Blue Sunshine (USA, 1978)
Blue Sunshine is the first real disappointment of the month. This may be because it has dated badly, or that it built up a reputation as an overlooked cult classic that it simply couldn’t live up to. My personal suspicion is that it simply isn’t a very good film.
I’ve anticipated watching Blue Sunshine for over 25 years. Back in my youth, I used to work near Waterloo station in London, and I spent many lunchtimes wandering around the street market in the Cut. A few stalls sold cheap videotapes, and I always used to stop and browse through them, despite owning neither a VCR or a TV set (I wanted to be a writer, and had no time for such frippery! Also, I couldn’t afford them on my wages). Blue Sunshine would often catch my eye, with its striking cover image of a bald-headed woman staring ahead, haloed in a blue circle, and the blurb about killer hippies tapped into my fascination with the Manson family.
In Blue Sunshine, a man named Jerry Zipkin is witness to a mass murder committed by a friend who is suffering from severe hair loss. Zipkin does as any rational person would and pushes his friend in front of a truck before going on the run, letting the police believe that he is responsible for all the murders. Piecing together a some random information from a photo caption and a parrot, he comes to the conclusion that his friend and a number of other bald murderers all took the same batch of tainted LSD and have become follically challenged psychopaths. Still pursued by the police, he decides to put things to rights himself.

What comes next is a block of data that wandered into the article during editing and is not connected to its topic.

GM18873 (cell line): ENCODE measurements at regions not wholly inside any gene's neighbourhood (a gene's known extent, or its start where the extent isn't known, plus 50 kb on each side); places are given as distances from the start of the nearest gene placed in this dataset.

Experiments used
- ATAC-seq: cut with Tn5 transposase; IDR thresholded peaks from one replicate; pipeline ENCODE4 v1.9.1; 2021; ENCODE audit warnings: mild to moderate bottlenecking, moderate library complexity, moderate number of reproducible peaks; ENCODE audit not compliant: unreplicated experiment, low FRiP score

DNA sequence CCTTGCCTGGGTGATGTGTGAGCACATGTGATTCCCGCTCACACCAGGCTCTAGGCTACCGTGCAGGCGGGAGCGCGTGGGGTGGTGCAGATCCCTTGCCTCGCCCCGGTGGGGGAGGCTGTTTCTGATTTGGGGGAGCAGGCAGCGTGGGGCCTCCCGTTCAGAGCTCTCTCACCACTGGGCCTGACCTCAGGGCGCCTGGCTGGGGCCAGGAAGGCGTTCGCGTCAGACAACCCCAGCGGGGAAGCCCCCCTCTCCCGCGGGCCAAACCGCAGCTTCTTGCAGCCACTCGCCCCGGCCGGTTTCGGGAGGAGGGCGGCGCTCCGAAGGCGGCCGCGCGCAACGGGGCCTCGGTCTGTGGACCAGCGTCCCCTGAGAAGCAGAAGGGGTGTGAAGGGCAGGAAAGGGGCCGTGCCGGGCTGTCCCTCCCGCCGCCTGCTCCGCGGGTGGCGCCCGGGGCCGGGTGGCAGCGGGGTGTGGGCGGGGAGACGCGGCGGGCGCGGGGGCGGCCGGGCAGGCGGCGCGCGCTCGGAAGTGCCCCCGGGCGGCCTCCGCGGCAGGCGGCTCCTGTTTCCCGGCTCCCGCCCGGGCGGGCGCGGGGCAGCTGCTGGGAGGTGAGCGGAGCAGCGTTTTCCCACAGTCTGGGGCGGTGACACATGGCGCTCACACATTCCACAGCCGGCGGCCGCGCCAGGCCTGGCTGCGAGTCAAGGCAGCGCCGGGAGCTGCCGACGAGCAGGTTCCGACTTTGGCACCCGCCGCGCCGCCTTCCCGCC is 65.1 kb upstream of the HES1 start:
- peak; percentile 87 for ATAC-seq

In some respects, Blue Sunshine is a classic 1970s paranoid thriller, with a lone protagonist working to uncover a web of conspiracy while on the run. In this case, though, Zipman acts with little more coherence than the insane murderers he is investigating; I hoped this similarity would lead to an interesting revelation, but it went nowhere.
Maybe the goal of Blue Sunshine is similar to that of the far superior Night Moves — to examine what happens when an incompetent protagonist gets involved with a mystery beyond his understanding. Unlike Night Moves, however, the random exploits of Zipman just lead to an unexcitingly neat and unfeasible resolution.
There are a few moments of tension in Blue Sunshine, and at least one scene involving a baby sitter which almost earns it the label of being a horror film. On the whole, though, it both looks and feels like a 1970s network TM movie of the week. I half expected it to wrap up with a to-camera message about the dangers of drugs.
Blue Sunshine isn’t a terrible film by any means, but it is a dull one. For a horror movie, that may be the greater sin.